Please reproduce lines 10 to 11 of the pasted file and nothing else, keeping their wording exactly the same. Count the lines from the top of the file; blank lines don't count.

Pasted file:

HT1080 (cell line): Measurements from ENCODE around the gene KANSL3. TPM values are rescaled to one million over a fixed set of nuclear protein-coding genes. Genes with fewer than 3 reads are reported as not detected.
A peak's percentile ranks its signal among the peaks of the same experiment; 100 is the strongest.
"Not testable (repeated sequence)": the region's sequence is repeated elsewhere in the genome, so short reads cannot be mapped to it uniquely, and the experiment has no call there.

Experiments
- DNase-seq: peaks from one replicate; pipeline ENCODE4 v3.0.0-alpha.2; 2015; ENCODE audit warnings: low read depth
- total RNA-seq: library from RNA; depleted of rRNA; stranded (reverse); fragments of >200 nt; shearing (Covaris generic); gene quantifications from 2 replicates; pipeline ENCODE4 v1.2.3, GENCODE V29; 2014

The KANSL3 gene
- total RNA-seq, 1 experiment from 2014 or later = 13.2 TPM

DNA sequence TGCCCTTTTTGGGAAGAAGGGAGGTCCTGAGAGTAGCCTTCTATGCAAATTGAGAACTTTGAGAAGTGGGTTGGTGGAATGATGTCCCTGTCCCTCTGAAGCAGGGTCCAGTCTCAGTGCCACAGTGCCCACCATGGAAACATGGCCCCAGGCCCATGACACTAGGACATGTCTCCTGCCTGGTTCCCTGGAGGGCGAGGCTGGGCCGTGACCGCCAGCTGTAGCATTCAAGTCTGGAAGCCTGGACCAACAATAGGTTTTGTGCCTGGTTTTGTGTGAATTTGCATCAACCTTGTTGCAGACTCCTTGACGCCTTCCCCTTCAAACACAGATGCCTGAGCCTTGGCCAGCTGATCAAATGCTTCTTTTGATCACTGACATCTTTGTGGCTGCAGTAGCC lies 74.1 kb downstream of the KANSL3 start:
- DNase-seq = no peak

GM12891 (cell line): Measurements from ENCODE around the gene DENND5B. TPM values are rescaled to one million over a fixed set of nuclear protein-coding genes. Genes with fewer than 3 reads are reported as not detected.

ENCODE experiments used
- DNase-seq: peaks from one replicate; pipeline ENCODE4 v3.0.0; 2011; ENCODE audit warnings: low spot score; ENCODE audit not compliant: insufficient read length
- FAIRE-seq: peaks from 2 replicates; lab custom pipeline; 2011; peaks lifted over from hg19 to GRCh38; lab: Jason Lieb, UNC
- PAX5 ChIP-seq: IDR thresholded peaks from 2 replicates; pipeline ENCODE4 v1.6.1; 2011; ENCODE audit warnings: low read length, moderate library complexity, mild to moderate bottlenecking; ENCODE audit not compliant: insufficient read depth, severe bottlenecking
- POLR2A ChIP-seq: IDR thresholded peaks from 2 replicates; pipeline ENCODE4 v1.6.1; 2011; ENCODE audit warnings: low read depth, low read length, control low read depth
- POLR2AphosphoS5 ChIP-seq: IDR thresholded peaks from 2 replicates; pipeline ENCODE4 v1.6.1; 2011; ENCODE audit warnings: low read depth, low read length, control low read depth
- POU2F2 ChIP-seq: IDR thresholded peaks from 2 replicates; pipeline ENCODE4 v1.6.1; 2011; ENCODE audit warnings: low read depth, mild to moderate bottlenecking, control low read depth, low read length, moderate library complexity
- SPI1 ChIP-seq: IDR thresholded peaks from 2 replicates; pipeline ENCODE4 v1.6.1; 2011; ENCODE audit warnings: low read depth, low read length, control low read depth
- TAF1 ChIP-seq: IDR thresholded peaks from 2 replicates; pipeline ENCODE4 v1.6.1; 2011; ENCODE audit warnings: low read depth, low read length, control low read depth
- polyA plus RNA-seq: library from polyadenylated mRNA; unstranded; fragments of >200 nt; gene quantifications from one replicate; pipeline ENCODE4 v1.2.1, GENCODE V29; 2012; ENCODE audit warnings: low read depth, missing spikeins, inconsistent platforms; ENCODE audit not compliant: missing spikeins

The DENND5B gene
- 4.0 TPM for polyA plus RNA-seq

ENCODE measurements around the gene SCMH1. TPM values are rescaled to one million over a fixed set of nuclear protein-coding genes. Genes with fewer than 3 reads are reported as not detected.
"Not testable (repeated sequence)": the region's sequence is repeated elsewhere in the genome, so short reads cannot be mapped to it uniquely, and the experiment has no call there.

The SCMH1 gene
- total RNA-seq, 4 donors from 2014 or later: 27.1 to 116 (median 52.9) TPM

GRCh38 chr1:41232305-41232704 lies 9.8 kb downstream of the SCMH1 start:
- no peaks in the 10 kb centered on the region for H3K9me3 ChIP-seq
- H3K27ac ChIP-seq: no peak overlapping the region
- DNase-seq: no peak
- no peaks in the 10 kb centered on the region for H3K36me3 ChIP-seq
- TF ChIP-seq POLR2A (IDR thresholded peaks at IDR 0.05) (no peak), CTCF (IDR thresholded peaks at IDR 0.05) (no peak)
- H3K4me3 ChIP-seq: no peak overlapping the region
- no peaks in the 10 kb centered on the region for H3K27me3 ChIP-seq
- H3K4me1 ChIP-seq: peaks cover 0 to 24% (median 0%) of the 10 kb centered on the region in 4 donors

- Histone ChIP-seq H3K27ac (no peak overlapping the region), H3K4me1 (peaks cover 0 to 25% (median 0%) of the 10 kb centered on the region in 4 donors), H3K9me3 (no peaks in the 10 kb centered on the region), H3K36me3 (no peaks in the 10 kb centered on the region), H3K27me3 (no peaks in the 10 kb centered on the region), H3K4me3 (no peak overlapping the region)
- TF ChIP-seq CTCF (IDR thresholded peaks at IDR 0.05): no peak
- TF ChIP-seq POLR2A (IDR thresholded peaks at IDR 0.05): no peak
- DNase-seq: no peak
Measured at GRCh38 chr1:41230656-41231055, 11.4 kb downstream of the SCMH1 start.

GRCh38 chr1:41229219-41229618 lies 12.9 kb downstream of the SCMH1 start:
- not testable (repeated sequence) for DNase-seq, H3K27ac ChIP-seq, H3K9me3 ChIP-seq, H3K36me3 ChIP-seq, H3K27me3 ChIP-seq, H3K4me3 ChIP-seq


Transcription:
- DNase-seq = no peak

GM12891 (cell line): Measurements from ENCODE around the gene DENND5B. TPM values are rescaled to one million over a fixed set of nuclear protein-coding genes. Genes with fewer than 3 reads are reported as not detected.